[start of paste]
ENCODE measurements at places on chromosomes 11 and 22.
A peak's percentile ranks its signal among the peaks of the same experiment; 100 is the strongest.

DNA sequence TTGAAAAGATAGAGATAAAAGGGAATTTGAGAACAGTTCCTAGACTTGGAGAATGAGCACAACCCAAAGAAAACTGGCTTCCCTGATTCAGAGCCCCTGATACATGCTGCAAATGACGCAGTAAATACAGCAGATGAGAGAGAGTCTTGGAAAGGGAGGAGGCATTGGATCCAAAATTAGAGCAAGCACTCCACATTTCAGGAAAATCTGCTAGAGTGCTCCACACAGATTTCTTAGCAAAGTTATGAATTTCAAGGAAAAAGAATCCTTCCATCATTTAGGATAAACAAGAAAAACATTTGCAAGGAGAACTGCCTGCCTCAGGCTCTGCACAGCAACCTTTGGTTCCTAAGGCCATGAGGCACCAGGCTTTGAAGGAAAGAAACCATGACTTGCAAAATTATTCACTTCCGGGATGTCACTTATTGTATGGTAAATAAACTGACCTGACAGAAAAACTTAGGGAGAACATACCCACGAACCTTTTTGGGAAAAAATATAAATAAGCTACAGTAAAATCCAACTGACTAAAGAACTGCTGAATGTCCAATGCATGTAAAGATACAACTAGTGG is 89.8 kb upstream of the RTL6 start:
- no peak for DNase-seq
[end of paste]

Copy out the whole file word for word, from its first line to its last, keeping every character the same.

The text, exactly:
ENCODE measurements at places on chromosomes 11 and 22.
A peak's percentile ranks its signal among the peaks of the same experiment; 100 is the strongest.

DNA sequence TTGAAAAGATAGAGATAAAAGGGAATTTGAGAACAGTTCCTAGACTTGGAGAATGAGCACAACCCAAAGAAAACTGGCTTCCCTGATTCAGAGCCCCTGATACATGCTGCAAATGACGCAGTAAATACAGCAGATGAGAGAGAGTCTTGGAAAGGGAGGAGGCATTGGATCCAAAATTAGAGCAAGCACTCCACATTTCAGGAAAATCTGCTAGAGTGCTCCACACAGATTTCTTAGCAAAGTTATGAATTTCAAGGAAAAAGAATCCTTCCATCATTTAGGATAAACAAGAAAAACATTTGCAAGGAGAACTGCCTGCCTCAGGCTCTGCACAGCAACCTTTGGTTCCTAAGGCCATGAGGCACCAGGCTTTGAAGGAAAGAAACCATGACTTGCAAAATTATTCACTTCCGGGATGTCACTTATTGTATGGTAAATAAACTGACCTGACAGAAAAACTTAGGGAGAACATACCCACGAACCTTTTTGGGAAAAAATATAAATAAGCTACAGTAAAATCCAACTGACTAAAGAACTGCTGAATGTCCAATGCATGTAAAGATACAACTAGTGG is 89.8 kb upstream of the RTL6 start:
- no peak for DNase-seq